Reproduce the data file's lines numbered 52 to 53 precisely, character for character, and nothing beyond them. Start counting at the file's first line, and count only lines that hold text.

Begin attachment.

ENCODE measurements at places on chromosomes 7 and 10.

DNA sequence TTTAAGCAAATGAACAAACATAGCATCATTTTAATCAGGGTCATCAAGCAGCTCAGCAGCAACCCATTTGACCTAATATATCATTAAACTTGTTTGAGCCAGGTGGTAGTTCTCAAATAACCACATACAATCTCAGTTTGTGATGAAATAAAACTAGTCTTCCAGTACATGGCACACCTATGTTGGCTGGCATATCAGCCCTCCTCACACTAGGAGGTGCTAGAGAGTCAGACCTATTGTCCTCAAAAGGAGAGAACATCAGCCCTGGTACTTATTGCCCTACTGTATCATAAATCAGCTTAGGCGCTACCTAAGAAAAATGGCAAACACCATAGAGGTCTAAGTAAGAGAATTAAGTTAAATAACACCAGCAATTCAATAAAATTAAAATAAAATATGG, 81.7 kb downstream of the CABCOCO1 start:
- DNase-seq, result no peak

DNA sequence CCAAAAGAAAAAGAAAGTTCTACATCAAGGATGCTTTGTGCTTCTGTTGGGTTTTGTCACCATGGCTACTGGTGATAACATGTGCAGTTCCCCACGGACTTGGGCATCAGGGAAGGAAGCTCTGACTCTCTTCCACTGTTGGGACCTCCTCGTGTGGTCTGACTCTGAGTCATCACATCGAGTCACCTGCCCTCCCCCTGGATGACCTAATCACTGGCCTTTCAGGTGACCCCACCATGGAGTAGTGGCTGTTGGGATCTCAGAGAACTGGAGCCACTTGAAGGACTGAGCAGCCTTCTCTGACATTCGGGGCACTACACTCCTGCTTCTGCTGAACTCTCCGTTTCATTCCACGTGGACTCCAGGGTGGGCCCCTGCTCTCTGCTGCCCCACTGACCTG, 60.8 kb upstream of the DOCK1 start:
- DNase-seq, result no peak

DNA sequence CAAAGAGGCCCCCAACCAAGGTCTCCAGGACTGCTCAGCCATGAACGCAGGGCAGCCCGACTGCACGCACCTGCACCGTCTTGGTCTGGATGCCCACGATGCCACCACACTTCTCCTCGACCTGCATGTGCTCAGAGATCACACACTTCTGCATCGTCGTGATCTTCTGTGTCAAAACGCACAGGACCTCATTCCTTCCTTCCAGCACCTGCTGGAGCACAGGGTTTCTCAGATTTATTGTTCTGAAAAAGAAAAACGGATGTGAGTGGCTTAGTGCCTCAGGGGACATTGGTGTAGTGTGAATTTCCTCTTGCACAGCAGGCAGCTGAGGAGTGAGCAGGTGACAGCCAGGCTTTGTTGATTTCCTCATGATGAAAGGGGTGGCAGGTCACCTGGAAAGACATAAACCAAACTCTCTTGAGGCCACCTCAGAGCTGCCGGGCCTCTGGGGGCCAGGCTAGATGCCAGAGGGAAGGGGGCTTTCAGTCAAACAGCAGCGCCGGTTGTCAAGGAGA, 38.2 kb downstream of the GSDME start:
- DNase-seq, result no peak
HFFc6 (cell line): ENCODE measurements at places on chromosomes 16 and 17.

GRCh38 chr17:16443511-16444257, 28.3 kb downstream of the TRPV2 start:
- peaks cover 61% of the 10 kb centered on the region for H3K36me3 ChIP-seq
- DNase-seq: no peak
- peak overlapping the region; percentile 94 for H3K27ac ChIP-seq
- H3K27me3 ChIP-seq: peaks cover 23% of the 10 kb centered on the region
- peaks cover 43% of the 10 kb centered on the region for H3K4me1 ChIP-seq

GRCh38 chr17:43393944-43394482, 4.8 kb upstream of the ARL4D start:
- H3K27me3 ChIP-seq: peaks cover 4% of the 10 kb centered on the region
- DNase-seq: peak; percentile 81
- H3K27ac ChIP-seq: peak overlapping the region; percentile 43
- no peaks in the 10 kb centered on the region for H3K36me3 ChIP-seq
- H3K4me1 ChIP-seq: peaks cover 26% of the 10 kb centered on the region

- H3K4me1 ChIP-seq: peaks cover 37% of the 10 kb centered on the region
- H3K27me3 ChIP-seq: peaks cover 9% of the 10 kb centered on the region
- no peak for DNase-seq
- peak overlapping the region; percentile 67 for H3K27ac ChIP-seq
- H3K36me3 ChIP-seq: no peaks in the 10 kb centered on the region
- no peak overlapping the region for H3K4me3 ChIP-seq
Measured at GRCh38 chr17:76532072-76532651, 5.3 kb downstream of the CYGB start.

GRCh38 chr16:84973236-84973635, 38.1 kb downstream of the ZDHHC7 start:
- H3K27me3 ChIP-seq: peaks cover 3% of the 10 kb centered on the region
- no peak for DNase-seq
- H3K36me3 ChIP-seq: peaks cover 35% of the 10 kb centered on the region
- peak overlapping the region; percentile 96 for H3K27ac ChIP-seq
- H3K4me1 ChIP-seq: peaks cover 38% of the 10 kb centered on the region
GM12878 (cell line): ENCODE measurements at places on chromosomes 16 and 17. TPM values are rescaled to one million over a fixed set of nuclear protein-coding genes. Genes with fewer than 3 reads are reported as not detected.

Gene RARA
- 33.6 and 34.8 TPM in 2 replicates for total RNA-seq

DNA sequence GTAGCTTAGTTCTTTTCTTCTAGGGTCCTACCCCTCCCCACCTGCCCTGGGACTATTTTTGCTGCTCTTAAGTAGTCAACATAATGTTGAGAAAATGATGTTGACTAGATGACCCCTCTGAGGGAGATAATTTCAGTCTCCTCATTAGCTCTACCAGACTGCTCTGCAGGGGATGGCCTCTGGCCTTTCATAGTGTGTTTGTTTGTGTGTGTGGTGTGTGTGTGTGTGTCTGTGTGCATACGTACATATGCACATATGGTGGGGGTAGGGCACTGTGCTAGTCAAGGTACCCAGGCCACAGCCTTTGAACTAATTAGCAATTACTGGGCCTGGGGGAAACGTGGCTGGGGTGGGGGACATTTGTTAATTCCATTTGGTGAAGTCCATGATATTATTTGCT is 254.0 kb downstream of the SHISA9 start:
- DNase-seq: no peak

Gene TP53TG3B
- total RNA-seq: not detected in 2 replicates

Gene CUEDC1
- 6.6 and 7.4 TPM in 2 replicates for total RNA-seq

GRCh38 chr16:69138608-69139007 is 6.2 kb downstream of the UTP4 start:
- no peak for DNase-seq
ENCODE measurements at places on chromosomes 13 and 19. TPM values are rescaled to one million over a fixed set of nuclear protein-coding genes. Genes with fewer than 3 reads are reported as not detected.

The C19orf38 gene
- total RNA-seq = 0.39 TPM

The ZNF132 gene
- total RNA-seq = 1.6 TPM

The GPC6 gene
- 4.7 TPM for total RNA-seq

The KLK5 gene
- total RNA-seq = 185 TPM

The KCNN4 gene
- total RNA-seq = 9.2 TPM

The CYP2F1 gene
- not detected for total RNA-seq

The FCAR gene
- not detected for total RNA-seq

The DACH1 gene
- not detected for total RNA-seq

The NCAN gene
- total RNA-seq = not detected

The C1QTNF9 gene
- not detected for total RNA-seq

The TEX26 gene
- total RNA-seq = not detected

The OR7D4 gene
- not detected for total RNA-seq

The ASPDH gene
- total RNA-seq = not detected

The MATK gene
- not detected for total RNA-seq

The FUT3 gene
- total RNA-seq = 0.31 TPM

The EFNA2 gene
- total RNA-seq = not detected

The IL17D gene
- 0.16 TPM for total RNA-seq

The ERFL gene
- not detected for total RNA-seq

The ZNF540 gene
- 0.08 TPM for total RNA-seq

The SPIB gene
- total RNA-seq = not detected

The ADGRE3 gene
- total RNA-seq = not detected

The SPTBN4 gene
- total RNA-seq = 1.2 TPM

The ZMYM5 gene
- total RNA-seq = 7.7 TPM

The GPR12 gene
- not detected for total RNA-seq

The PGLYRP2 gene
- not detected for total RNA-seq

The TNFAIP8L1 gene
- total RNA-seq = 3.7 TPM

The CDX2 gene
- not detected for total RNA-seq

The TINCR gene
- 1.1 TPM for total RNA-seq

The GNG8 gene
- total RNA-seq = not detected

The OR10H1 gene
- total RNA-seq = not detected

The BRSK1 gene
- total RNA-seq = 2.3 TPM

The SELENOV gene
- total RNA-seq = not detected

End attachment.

The KLK5 gene
- total RNA-seq = 185 TPM